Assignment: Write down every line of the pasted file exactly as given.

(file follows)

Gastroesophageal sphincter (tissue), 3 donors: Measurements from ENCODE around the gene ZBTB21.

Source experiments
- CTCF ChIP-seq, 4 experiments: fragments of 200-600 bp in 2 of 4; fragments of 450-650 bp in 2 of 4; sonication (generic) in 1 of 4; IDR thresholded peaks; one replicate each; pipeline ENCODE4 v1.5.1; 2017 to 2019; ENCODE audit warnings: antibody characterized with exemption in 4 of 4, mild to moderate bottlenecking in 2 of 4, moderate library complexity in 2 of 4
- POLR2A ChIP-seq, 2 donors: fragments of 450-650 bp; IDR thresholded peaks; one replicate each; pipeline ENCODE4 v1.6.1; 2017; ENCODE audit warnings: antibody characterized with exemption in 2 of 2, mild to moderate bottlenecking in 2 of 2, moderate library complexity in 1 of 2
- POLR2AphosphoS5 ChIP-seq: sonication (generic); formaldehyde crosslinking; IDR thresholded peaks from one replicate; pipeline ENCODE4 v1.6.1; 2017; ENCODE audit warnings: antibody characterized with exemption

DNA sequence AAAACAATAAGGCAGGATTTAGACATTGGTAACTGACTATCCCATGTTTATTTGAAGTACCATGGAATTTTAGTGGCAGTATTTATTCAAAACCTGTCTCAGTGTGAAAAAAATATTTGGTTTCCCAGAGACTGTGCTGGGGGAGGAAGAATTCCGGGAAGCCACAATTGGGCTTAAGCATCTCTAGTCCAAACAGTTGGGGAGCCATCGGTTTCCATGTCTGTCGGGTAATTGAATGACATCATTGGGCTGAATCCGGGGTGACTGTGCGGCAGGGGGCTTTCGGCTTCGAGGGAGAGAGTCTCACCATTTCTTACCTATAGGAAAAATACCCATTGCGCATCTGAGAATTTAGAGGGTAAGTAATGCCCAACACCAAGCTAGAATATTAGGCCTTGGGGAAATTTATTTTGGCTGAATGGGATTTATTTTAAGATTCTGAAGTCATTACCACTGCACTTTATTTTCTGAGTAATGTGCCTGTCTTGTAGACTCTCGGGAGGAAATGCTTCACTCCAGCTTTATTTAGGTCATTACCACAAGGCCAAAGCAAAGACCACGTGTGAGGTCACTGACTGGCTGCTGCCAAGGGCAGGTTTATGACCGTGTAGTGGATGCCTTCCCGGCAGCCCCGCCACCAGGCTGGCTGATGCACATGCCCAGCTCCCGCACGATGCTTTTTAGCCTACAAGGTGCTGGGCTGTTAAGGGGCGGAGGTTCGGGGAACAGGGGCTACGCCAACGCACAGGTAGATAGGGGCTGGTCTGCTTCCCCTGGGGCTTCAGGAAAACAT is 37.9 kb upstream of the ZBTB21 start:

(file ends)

Gastroesophageal sphincter (tissue), 3 donors: Measurements from ENCODE around the gene ZBTB21.

Source experiments
- CTCF ChIP-seq, 4 experiments: fragments of 200-600 bp in 2 of 4; fragments of 450-650 bp in 2 of 4; sonication (generic) in 1 of 4; IDR thresholded peaks; one replicate each; pipeline ENCODE4 v1.5.1; 2017 to 2019; ENCODE audit warnings: antibody characterized with exemption in 4 of 4, mild to moderate bottlenecking in 2 of 4, moderate library complexity in 2 of 4
- POLR2A ChIP-seq, 2 donors: fragments of 450-650 bp; IDR thresholded peaks; one replicate each; pipeline ENCODE4 v1.6.1; 2017; ENCODE audit warnings: antibody characterized with exemption in 2 of 2, mild to moderate bottlenecking in 2 of 2, moderate library complexity in 1 of 2
- POLR2AphosphoS5 ChIP-seq: sonication (generic); formaldehyde crosslinking; IDR thresholded peaks from one replicate; pipeline ENCODE4 v1.6.1; 2017; ENCODE audit warnings: antibody characterized with exemption

DNA sequence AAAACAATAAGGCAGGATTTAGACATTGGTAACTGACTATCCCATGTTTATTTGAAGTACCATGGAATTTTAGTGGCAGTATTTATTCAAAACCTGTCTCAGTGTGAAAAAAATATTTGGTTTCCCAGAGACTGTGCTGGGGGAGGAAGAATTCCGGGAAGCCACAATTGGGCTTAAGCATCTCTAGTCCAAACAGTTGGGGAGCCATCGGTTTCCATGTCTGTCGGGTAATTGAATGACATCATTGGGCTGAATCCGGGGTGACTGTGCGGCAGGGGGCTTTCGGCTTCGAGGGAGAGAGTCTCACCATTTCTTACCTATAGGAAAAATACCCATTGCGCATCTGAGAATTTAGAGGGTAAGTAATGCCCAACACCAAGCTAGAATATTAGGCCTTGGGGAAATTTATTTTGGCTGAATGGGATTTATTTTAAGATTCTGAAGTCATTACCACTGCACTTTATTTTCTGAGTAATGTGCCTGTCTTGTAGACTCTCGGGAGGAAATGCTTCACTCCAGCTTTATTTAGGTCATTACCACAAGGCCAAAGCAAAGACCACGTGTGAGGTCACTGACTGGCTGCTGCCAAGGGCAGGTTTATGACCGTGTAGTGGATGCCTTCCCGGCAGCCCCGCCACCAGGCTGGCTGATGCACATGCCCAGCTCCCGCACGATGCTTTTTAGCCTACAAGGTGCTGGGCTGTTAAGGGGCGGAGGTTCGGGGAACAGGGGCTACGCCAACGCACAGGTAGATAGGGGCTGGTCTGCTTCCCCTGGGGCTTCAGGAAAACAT is 37.9 kb upstream of the ZBTB21 start: